Microchip Prioritizes Customizable Logic in New 8-bit MCUs

January 29, 2024 by Jake Hertz

Outfitted with a configurable logic block module, the new MCUs integrate customizable logic to reduce BOM and improve performance.

As microcontrollers (MCUs) become more central to the operation of IoT devices, designers need low-power, high-performance MCUs that don't increase system complexity. 

To answer this call, Microchip recently announced a new family of devices that integrates customizable logic directly into the MCU. What might this integration mean for the future of embedded systems?



Microchip claims that its new configurable logic block (CLB) module enables customizable hardware solutions and may even eliminate the need for external logic components. 

New 8-bit MCUs Integrate Configurable Logic Block

The new PIC16F13145 MCU family introduces a configurable logic block (CLB) peripheral. The CLB consists of 32 individual logic elements, each employing a look-up table (LUT)- based design. This feature enables designers to create hardware-based, custom combinational logic functions directly within the MCU, optimizing the speed and response time of embedded control systems. This integration eliminates the need for external logic components, thereby reducing bill of materials (BOM) costs and power consumption. 


A diagram of a basic logic element in the PIC16F13145

A diagram of a basic logic element in the PIC16F13145. 

Another important feature of the CLB is its independence from the central processing unit's (CPU) clock speed. This allows the CLB to make logical decisions while the CPU is in sleep mode, further reducing power consumption and software reliance. 

The MCU family (datasheet linked) is available in various package sizes, including 8-, 14-, and 20-pin configurations, and offers up to 14 KB of program flash memory and up to 1 KB of RAM. This goes along with an integrated 10-bit ADC with computation (ADCC) capable of up to 100 ksps, an 8-bit DAC, and two fast comparators with a 50-ns response time. These features are complemented by a range of peripherals for timing control and serial communications, including SMBus compatibility.


Understanding Customizable Logic

Customizable logic allows hardware-based logic functions to be implemented directly within the MCU. Traditionally, such functions required external components like programmable logic devices (PLDs) or additional microcontrollers. However, with customizable logic, these functions are integrated into the MCU itself, simplifying design, reducing system footprint, and minimizing system latency.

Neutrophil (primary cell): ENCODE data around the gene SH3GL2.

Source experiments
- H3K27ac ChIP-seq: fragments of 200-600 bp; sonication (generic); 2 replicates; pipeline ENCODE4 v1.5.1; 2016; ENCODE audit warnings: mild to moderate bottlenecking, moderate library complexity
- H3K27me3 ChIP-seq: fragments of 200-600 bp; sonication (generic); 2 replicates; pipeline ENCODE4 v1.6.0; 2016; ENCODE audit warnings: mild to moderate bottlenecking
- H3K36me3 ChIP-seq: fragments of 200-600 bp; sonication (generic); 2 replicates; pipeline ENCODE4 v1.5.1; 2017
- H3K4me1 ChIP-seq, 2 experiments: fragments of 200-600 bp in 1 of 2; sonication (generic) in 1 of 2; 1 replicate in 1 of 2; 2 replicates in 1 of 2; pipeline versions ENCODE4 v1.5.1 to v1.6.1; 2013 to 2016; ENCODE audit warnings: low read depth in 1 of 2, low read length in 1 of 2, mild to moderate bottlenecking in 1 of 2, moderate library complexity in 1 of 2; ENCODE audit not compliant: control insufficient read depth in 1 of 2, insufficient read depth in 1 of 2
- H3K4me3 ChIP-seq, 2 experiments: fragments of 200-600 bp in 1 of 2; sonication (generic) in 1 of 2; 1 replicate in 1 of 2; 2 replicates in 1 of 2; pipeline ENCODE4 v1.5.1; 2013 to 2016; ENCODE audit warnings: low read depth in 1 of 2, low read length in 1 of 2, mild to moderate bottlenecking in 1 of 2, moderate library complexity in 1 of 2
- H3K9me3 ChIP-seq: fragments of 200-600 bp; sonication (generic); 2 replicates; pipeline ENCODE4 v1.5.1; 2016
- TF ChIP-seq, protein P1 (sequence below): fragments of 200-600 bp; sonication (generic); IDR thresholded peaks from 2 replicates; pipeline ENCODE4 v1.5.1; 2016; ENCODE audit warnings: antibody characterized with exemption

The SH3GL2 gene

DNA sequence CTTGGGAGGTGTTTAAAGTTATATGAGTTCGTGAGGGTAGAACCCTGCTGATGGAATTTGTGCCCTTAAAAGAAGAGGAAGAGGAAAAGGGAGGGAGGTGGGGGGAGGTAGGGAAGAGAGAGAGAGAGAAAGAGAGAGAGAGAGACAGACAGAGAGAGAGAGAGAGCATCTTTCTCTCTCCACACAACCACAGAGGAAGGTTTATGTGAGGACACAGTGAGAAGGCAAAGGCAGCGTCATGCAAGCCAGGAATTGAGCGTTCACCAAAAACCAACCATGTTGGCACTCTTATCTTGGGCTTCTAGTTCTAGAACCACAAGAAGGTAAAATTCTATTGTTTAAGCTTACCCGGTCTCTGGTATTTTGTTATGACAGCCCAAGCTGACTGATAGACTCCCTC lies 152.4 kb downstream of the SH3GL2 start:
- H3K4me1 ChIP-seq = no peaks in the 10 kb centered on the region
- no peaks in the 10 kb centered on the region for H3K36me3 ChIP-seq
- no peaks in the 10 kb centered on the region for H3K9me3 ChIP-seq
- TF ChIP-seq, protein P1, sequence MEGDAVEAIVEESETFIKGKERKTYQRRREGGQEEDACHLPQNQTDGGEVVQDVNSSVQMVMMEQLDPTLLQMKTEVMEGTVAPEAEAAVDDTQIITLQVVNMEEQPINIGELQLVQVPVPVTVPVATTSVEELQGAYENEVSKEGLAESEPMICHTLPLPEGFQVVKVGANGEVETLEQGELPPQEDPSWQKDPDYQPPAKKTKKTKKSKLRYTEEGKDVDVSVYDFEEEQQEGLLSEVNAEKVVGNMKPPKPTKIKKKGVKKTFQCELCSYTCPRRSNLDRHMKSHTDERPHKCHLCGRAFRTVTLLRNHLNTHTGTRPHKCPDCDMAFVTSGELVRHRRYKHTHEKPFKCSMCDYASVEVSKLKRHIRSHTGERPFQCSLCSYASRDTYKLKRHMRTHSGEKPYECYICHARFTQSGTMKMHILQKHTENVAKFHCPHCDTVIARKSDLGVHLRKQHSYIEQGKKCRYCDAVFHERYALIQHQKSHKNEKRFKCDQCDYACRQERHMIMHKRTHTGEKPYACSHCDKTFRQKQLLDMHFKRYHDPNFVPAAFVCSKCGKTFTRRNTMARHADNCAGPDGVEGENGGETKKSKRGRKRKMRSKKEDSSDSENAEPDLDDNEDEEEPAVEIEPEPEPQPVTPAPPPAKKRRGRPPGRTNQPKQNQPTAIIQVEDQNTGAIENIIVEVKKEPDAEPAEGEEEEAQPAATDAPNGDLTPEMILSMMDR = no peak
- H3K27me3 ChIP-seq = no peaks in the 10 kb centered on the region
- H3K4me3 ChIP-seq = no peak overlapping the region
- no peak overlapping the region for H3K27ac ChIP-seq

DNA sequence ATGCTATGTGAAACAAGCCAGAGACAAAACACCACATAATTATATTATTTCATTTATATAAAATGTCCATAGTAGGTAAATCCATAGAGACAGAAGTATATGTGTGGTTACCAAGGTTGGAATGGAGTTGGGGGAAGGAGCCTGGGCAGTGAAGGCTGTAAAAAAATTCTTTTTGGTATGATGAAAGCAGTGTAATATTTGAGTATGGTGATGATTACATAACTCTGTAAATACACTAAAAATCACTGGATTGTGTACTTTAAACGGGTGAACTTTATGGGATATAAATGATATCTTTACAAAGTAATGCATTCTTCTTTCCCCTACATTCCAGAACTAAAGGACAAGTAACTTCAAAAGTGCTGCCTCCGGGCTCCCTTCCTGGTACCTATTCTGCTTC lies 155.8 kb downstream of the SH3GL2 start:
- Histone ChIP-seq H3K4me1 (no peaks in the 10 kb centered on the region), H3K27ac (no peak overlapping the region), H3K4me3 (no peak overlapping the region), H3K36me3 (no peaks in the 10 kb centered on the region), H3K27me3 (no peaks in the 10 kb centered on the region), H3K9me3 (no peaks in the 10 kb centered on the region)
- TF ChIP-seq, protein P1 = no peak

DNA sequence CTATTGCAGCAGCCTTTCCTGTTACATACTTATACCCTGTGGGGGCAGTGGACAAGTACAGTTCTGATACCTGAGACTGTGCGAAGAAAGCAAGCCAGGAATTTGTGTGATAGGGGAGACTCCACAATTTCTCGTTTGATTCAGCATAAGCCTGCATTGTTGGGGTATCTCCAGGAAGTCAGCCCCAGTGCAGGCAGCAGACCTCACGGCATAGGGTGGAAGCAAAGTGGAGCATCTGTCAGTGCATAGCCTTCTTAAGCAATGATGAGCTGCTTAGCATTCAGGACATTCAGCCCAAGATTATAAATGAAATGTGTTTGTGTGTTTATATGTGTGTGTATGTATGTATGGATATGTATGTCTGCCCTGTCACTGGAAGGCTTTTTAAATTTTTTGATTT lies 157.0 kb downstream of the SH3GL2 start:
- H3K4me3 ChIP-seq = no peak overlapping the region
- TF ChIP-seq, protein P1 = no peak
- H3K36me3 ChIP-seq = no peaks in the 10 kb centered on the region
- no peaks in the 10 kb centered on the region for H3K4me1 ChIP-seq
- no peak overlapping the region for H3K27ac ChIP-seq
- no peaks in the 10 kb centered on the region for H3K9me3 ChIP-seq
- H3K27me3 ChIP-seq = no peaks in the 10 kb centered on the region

At the heart of customizable logic in MCUs like Microchip’s new family is the configurable logic block (CLB). A CLB generally consists of multiple logic elements, each of which can be individually programmed to perform various logic functions. These logic elements are commonly based on LUTs, which can be configured to implement complex combinational logic or simple logic gates like AND, OR, and XOR. By programming these LUTs, engineers can create custom logic circuits that operate independently of the MCU's CPU.


Configurable logic blocks are software-defined hardware

Configurable logic blocks are software-defined hardware. (Click to enlarge.)

One key advantage of integrating customizable logic into MCUs is that it enhances real-time performance. Since these logic blocks operate independently of the CPU, they can make quick logical decisions, effectively reducing system latency. This is particularly advantageous in applications requiring rapid response times, such as motor control, industrial automation, or real-time data processing.

Another significant benefit is power efficiency. Customizable logic can often operate in low-power or sleep modes, making logical decisions without waking the CPU. This feature is invaluable in battery-powered or energy-sensitive applications where conserving power is crucial.


Emblazoning MCUs in Embedded Designs

By embedding customizable logic into its family of MCUs, Microchip is offering designers new ways to get more performance and efficiency out of their embedded designs. Without the need for extra components, engineers can now create dedicated logic blocks to accelerate their product’s unique tasks, helping them balance the cost-performance tradeoff. 



All images used courtesy of Microchip. 

1 Comment
  • I_luv2work@nothin_all_day February 02, 2024

    Potentially interesting, but I have to wonder how much of your 1.5k program memory is typically left after you finish setting the rather large number of configuration bits associated with all the onboard peripherals.

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